List of Figures

View Image Figure 1:
Schematic of confinement of matter to the brane, while gravity propagates in the bulk (from [51]).
View Image Figure 2:
The RS 2-brane model. (Figure taken from [58].)
View Image Figure 3:
Gravitational field of a small point particle on the brane in RS gauge. (Figure taken from [106].)
View Image Figure 4:
The evolution of the dimensionless shear parameter Ωshear = σ2 ∕6H2 on a Bianchi I brane, for a V = 12m2 φ2 model. The early and late-time expansion of the universe is isotropic, but the shear dominates during an intermediate anisotropic stage. (Figure taken from [221].)
View Image Figure 5:
The relation between the inflaton mass m ∕M 4 (M ≡ M 4 p) and the brane tension 4 1∕4 (λ∕M 4) necessary to satisfy the COBE constraints. The straight line is the approximation used in Equation (214View Equation), which at high energies is in excellent agreement with the exact solution, evaluated numerically in slow-roll. (Figure taken from [222].)
View Image Figure 6:
Constraints from WMAP data on inflation models with quadratic and quartic potentials, where R is the ratio of tensor to scalar amplitudes and n is the scalar spectral index. The high energy (H.E.) and low energy (L.E.) limits are shown, with intermediate energies in between, and the 1-σ and 2-σ contours are also shown. (Figure taken from [203].)
View Image Figure 7:
Brane-world instanton. (Figure taken from [105].)
View Image Figure 8:
The evolution of the covariant variable Φ, defined in Equation (298View Equation) (and not to be confused with the Bardeen potential), along a fundamental world-line. This is a mode that is well beyond the Hubble horizon at N = 0, about 50 e-folds before inflation ends, and remains super-Hubble through the radiation era. A smooth transition from inflation to radiation is modelled by w = 13 [(2 − 32ε)tanh (N − 50) − (1 − 32ε)], where ε is a small positive parameter (chosen as ε = 0.1 in the plot). Labels on the curves indicate the value of ρ0∕ λ, so that the general relativistic solution is the dashed curve (ρ ∕λ = 0 0). (Figure taken from [122].)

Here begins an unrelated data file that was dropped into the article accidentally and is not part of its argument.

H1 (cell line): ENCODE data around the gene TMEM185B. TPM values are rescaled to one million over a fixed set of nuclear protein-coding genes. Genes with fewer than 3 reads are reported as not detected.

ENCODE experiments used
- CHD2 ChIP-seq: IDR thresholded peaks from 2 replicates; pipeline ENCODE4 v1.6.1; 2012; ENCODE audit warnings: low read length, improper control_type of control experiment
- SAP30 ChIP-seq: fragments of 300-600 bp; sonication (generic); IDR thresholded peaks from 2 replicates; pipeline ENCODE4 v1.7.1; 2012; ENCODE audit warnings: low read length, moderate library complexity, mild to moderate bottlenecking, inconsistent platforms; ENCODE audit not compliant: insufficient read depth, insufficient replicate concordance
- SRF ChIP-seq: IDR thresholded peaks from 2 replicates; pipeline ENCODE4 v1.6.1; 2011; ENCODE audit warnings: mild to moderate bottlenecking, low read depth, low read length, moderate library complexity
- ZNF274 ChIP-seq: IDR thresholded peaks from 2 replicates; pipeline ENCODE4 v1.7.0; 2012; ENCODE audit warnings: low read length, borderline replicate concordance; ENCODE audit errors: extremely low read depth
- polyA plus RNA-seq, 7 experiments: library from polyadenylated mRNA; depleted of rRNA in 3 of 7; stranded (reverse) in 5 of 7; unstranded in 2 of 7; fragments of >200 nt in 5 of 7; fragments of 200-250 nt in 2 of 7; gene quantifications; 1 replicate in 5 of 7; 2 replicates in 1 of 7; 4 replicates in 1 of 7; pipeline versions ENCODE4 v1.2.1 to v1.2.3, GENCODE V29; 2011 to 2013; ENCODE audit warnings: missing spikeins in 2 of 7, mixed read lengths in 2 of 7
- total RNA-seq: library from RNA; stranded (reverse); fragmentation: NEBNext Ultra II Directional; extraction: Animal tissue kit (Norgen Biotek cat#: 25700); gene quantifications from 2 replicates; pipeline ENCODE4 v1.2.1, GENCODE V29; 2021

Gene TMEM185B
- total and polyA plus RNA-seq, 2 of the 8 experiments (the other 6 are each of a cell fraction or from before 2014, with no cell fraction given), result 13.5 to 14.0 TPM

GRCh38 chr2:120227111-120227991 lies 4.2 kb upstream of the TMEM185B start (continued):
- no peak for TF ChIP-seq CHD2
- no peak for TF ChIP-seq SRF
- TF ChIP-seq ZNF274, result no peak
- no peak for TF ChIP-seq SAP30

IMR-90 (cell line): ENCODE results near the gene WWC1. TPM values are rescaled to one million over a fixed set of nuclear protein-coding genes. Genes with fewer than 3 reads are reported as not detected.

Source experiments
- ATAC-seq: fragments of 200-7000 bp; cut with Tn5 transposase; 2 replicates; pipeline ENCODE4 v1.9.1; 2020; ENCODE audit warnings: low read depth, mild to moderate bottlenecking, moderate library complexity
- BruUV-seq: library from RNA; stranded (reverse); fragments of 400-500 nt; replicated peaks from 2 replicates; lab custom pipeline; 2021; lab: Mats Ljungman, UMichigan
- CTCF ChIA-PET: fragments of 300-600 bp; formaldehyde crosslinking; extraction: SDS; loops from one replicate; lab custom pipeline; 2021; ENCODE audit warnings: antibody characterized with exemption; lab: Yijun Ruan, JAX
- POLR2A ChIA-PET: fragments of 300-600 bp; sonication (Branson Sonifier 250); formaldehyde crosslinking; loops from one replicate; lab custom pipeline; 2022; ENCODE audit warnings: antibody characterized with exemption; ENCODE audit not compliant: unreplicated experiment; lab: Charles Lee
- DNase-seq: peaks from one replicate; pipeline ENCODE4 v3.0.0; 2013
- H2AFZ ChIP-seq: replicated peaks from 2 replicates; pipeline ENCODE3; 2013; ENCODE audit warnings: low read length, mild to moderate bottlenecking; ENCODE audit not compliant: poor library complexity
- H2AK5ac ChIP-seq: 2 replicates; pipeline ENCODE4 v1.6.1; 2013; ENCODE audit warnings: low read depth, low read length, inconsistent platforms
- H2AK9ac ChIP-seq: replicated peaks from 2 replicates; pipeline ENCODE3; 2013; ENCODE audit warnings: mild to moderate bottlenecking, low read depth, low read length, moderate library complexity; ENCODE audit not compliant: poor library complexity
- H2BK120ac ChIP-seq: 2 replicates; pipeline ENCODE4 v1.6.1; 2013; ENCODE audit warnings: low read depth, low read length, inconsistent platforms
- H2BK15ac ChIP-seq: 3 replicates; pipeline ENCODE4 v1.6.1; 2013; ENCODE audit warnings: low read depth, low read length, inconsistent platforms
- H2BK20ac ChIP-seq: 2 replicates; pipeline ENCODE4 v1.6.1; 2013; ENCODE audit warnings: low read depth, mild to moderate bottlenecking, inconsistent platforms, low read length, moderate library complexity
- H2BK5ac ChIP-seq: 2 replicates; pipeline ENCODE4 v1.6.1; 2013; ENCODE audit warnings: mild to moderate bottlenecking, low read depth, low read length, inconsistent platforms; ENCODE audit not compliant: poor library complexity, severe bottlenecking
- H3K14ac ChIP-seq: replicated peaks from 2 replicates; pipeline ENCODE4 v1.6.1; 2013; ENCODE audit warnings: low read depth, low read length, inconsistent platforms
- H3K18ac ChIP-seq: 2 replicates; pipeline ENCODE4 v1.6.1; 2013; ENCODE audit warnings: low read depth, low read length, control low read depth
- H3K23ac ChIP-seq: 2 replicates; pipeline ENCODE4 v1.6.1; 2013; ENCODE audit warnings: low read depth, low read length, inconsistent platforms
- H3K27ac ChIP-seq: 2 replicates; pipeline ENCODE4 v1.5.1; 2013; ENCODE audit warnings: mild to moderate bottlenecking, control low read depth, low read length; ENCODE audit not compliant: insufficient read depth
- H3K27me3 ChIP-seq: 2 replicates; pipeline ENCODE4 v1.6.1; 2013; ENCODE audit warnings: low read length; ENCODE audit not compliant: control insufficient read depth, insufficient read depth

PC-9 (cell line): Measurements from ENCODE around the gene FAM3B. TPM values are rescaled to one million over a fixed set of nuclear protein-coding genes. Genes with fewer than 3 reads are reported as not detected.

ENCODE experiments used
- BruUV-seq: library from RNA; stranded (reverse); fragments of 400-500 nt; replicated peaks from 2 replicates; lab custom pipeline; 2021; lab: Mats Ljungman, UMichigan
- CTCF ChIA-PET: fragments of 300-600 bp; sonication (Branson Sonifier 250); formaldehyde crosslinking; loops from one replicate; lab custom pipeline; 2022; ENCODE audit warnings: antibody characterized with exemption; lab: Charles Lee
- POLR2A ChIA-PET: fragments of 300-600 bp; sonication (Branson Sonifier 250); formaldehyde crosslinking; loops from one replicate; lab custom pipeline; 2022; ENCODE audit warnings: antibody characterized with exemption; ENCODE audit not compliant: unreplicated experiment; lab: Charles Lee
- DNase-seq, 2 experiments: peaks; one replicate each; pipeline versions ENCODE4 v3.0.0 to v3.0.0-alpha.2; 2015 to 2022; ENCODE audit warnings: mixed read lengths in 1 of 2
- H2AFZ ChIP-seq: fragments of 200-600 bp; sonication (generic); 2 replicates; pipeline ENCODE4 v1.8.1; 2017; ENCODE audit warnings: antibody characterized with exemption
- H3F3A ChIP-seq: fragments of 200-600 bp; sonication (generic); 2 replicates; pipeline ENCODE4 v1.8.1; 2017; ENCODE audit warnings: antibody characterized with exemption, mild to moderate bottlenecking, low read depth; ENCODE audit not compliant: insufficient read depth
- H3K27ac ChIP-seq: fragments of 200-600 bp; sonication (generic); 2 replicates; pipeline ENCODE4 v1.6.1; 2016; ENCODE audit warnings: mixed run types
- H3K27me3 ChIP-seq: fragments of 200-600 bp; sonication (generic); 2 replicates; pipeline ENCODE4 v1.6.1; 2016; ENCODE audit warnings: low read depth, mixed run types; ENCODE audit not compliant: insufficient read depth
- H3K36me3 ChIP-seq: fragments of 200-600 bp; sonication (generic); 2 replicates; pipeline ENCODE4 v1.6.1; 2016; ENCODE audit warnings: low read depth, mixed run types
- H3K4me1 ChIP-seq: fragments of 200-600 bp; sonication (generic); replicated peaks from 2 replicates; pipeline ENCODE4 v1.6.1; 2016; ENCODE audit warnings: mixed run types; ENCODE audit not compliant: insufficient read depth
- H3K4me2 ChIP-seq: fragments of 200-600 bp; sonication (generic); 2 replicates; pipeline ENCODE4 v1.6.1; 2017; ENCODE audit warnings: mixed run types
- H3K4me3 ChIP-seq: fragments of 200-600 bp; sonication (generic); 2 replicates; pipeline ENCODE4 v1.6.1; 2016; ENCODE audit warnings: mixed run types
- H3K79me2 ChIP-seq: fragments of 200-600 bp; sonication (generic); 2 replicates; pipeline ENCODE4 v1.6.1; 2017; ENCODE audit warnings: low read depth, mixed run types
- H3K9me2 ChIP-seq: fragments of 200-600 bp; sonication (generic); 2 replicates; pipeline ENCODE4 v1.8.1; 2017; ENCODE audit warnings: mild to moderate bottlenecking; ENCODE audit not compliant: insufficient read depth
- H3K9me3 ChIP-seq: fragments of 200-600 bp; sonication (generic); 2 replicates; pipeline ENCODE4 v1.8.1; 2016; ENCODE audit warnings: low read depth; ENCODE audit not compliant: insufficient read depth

View Image Figure 9:
The evolution of Φ in the radiation era, with dark radiation present in the background. (Figure taken from [131].)
View Image Figure 10:
Graviton “volcano” potential around the dS4 brane, showing the mass gap. (Figure taken from [190].)
View Image Figure 11:
Damping of brane-world gravity waves on horizon re-entry due to massive mode generation. The solid curve is the numerical solution, the short-dashed curve the low-energy approximation, and the long-dashed curve the standard general relativity solution. εℰ = ρ0∕λ and γ is a parameter giving the location of the regulator brane. (Figure taken from [142].)
View Image Figure 12:
The CMB power spectrum with brane-world effects, encoded in the dark radiation fluctuation parameter δC∗ as a proportion of the large-scale curvature perturbation for matter (denoted ζ∗ in the plot). (Figure taken from [177].)
View Image Figure 13:
The CMB power spectrum with brane-world moduli effects from the field χ in Equation (385View Equation). The curves are labelled with the initial value of χ. (Figure taken from [38, 268].)